Author Topic: Diplomatic decolonization  (Read 4803 times)


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Re: Diplomatic decolonization
« Reply #90 on: January 05, 2022, 08:34:26 pm »
Is the US remembering Clintonism?

WASHINGTON (AP) — The Biden administration announced sanctions Wednesday against Bosnian Serb leader Milorad Dodik, accusing him of “corrupt activities” that threaten to destabilize the region and undermine a U.S.-brokered peace accord from more than 25 years ago.

The Treasury Department also alleged that Dodik has used his leadership position to accumulate wealth through graft and bribery, including by providing government contracts and monopolies to business associates.
Dodik, a member of Bosnia’s tripartite presidency that also includes a Bosniak and a Croat official, has for years been advocating the separation of the Bosnian Serb semi-autonomous mini-state from Bosnia and having it become part of neighboring Serbia.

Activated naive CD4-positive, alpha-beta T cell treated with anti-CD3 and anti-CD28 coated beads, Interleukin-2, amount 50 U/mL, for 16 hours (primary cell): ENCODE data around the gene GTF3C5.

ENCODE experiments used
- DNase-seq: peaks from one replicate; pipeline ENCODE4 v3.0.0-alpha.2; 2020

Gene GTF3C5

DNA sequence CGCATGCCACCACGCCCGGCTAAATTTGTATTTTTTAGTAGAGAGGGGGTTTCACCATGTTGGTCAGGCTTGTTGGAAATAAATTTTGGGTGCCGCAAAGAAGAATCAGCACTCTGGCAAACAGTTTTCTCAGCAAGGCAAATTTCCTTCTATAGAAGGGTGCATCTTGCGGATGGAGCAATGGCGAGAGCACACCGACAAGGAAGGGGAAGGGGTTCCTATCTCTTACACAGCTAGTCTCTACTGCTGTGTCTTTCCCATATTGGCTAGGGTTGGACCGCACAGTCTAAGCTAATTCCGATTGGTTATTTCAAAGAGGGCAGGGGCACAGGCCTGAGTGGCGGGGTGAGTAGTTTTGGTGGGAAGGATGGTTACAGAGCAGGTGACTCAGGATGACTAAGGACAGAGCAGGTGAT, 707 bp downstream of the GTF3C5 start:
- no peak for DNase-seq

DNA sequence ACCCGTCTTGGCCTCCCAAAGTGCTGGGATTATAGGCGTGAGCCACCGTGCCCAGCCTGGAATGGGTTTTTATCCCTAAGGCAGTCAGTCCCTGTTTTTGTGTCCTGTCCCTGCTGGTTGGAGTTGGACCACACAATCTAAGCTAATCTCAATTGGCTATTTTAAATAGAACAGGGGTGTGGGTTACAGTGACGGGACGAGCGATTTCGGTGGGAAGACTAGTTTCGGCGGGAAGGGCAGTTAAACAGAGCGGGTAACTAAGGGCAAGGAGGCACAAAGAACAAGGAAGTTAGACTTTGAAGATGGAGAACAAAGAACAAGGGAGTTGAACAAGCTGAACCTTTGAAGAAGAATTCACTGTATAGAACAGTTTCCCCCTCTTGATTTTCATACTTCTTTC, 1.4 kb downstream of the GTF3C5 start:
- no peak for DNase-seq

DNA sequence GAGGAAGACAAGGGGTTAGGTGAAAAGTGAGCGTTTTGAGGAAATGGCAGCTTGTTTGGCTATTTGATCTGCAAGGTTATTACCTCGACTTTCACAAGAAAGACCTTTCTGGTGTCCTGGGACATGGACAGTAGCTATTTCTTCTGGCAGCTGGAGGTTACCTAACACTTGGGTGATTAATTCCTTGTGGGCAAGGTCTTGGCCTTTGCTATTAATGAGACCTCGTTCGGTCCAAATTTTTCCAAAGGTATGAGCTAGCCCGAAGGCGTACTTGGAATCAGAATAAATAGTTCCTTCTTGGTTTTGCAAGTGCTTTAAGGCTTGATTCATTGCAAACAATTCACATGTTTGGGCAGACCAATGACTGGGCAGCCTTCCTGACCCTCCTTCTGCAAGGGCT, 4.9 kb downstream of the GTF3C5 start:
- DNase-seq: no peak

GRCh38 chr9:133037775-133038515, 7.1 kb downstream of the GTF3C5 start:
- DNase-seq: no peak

That what would be a breach of the Dayton Accords, the 1995 U.S.-sponsored peace agreement that ended Bosnia’s bloody civil war, which killed more than 100,000 people and left millions homeless in the worst carnage in Europe since World War II.
With tacit support from Russia and Serbia, Dodik recently intensified his secessionist campaign, pledging to separate from Bosnia’s loose central authority and form a Bosnian Serb army, judiciary and tax system.

Bosniak officials have warned that Dodik’s policies could lead to clashes and called on the U.S. and the EU to crack down against him and his associates.

Of course, the only correct way to crack down is to drop WMDs on Serbia continuously until it surrenders unconditionally. Biden is too cowardly to do something like this.

Dodik has repeatedly said he doesn’t care about new sanctions, adding that this would bring Serbs even closer to their “true friends” — Russia and China.

Now if only China could side with the US against the Serbs, the anti-Turanist coalition would begin to be formed.